Pakistan's Central Bank Allays Concerns Over Widening Deficits

  • Deputy Govenor Ahmad says export decline has bottomed out
  • Pakistan’s currency is at appropriate level: deputy governor

The State Bank of Pakistan, the country’s central bank, in Karachi.

Photographer: Asim Hafeez/Bloomberg 

Pakistan central bank Deputy Governor Jameel Ahmad played down concerns over the nation’s widening current account and trade deficits and said they will improve this year as exports begin to pick up and rising imports slow.

“There are challenges in the form of a growing trade deficit and also its impact on the current account deficit, but when you look at the recent trends I think things are moving decently,” Ahmad said in an interview. “We are comfortable that during the current fiscal year given the expected inflows, given the level of remittances, given the trend in imports and exports, the economy will be stable based on these.”

Speaking on Wednesday at the Bloomberg Pakistan Economic Forum in Karachi, Ahmad said a decline in exports, such as textiles, had bottomed out and taxes imposed last month on more than 700 “luxury” goods are expected to curb unnecessary imports.

Yet political turmoil this year and an increasingly precarious macroeconomic position led to the biggest foreign outflow from Pakistan’s stocks since the 2008 financial crisis, even as the country was restored to emerging-market status by index provider MSCI Inc. The nation’s current-account deficit more than doubled to $3.6 billion as of Sept. 30, while it’s foreign-exchange reserves, which have fallen 17 percent this year, are lower than smaller neighbor Bangladesh, fueling speculation the nation will need to devalue the rupee.

While exports rose 11 percent to $5.2 billion in the quarter through September, that followed a drop to the lowest level in seven years in the last fiscal year ending June. Pakistan has seen $443 million of stock outflows this year.

“Foreign investors in particular are going to be quite concerned about what is the plan for Pakistan to finance a widening current account deficit,” Bilal Khan, a senior economist at Standard Chartered Plc, said at the Bloomberg forum. “We haven’t seen any policy response to the issues -- we have seen regulatory duties imposed or increased to curtail the current account deficit, we haven’t seen the orthodox macro response.”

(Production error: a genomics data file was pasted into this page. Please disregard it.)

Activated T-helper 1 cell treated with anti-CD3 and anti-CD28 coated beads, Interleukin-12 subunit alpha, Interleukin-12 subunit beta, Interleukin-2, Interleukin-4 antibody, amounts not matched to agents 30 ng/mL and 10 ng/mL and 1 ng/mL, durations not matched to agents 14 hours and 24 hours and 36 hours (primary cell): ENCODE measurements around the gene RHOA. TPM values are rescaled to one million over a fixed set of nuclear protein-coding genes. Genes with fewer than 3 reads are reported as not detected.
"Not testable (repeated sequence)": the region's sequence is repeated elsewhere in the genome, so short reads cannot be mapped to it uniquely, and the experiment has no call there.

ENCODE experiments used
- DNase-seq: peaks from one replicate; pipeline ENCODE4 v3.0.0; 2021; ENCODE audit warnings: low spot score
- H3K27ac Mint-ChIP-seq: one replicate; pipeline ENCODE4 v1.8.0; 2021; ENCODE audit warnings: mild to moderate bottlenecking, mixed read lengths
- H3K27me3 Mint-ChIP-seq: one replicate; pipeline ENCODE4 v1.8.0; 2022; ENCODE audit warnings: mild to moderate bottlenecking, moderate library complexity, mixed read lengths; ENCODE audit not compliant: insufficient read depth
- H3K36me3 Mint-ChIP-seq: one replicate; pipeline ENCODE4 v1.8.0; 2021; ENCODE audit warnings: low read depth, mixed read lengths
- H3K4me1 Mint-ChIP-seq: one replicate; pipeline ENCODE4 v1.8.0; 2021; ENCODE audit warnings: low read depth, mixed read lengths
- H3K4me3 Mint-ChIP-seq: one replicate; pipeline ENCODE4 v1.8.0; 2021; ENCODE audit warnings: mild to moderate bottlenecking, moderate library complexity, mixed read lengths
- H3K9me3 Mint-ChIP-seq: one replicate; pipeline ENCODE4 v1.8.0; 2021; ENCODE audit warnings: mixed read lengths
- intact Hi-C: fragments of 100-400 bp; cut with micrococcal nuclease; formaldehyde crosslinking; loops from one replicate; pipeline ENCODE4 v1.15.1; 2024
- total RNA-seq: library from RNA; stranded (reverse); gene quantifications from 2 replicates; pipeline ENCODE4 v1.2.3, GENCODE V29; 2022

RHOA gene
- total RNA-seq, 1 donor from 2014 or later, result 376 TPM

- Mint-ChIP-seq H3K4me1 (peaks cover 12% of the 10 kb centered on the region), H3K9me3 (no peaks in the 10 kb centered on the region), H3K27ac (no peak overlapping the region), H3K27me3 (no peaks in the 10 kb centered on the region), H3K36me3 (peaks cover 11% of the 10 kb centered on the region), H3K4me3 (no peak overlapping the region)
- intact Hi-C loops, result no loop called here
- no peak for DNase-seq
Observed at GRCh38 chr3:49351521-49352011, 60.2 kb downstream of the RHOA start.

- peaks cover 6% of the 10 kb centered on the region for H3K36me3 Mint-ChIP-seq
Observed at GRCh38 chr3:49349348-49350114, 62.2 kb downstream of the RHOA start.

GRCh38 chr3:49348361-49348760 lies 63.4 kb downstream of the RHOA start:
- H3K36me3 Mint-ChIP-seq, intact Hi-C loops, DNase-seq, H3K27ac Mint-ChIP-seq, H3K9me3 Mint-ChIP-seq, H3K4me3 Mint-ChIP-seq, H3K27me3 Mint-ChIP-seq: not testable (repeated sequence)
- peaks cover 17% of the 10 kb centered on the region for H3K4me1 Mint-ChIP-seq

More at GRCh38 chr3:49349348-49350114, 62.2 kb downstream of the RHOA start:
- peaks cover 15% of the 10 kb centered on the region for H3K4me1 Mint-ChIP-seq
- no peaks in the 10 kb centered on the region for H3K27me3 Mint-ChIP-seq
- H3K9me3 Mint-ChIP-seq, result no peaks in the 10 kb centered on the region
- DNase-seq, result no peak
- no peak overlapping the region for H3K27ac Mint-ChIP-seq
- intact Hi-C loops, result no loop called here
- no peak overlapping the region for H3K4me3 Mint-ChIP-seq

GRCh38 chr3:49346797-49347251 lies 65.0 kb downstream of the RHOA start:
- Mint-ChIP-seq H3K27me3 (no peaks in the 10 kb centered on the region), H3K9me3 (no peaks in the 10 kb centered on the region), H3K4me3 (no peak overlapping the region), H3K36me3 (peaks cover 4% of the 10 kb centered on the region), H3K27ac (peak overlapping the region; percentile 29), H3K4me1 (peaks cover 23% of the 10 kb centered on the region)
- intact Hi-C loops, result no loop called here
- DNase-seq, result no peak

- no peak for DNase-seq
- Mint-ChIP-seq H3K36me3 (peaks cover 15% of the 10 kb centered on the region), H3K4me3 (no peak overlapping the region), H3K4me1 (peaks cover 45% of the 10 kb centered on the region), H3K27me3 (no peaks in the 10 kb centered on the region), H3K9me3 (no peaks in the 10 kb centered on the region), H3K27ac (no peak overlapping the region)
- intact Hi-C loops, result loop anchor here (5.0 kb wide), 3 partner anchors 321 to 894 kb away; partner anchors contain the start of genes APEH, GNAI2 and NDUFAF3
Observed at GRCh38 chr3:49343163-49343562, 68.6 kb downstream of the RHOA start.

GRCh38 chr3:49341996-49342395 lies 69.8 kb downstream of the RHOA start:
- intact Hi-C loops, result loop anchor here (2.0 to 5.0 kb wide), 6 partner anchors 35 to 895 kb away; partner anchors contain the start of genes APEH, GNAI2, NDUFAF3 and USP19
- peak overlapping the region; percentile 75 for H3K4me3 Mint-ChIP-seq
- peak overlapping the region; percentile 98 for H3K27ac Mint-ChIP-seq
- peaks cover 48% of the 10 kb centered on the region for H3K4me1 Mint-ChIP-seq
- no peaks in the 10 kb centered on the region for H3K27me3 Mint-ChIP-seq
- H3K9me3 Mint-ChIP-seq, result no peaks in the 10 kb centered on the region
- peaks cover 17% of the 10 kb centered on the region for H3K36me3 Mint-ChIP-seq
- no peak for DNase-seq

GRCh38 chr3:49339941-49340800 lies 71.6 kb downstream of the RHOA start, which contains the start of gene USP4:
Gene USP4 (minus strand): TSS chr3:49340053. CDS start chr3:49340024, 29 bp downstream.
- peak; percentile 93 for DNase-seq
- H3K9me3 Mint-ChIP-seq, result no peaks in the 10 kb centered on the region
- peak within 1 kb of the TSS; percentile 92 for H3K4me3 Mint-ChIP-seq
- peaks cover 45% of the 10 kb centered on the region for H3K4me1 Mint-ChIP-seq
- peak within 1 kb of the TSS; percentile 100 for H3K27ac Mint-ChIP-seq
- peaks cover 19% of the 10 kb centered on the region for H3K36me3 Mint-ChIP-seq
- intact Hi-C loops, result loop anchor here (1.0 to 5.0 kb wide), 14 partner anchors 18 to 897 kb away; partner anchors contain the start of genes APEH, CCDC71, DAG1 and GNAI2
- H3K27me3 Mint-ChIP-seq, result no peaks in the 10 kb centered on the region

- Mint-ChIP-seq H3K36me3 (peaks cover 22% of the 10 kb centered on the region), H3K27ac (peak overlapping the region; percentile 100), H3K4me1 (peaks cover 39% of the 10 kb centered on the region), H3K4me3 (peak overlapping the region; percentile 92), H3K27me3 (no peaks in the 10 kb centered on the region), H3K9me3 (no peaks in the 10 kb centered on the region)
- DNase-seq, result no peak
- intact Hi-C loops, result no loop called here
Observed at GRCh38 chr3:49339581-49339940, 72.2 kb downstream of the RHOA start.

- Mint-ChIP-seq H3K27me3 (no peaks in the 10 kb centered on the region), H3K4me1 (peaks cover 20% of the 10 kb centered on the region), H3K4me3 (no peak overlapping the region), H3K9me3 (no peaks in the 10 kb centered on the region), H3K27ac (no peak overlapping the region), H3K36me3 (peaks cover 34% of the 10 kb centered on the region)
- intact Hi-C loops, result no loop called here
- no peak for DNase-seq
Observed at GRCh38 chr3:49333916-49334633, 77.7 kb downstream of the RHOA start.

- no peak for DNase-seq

Standard Chartered expects the deficit to widen to 5.3 percent of gross domestic product this fiscal year, from 4.1 percent last year.

The $283 billion economy is betting that more than $55 billion of Chinese finance infrastructure projects across the country will boost economic growth to 6 percent this year -- the fastest in more than a decade. However, China’s Belt and Road initiative is also adding to a surge in imports, which has contributed to the deterioration in Pakistan’s current account position.

Read: Pakistan’s Economy Juggling Positive Growth But Fragile Deficits

Yet there are concerns that Pakistan will struggle to make foreign-currency repayments for the Chinese loans down the line. Ahmad said the central bank had done its own internal calculations, but declined to disclose details.

Pakistan has also faced criticism of its handling of the currency after a devaluation clash between the central bank and finance ministry in July. The rupee -- which is a managed float -- has recovered from that fall in early July and has been steady this year. Finance Minister Ishaq Dar blamed the regulator for “miscommunication” over the rupee’s 3.1 percent depreciation against the dollar on July 5 and immediately appointed a new governor.

Company executives, economists and fund managers speaking at the Bloomberg Pakistan forum on Wednesday said a devaluation of the rupee was inevitable given the country’s economic imbalances -- joining calls from the International Monetary Fund for the State Bank of Pakistan to abandon its grip on the currency and allow more flexibility,

“A lot of investors are only waiting for devaluation,” Ami Kemppainen, a Dubai-based managing partner at Terra Nova Capital Advisors Ltd., said. “That’s why you see investors sitting on the sidelines.”

Ahmad dismissed views that the currency was overvalued and said the rupee was at an appropriate level dictated by the market.

Investors have also been spooked by the fallout from the disqualification of Nawaz Sharif as prime minister in July after the Supreme Court barred him from office after a probe into his family finances. Sharif, along with Dar, now face corruption charges related to the probe. Both deny any wrong-doing.

Read: How the Panama Papers Sunk Another World Leader: QuickTake Q&A

Despite the uncertainty, the central bank left interest rates unchanged for an eighth straight meeting in September. The “rate is quite reasonable from business perspective” with cement, steel, electronics and automobile industries expanding, said Ahmad, declining to give an future outlook.

Inflation has remained steady at 3.8 percent last month. The central bank expects consumer prices at around 5 percent this fiscal year if oil prices don’t spike upward.

“Internationally the commodity prices are at quite a reasonable level,” Ahmad said. “It’s manageable.”

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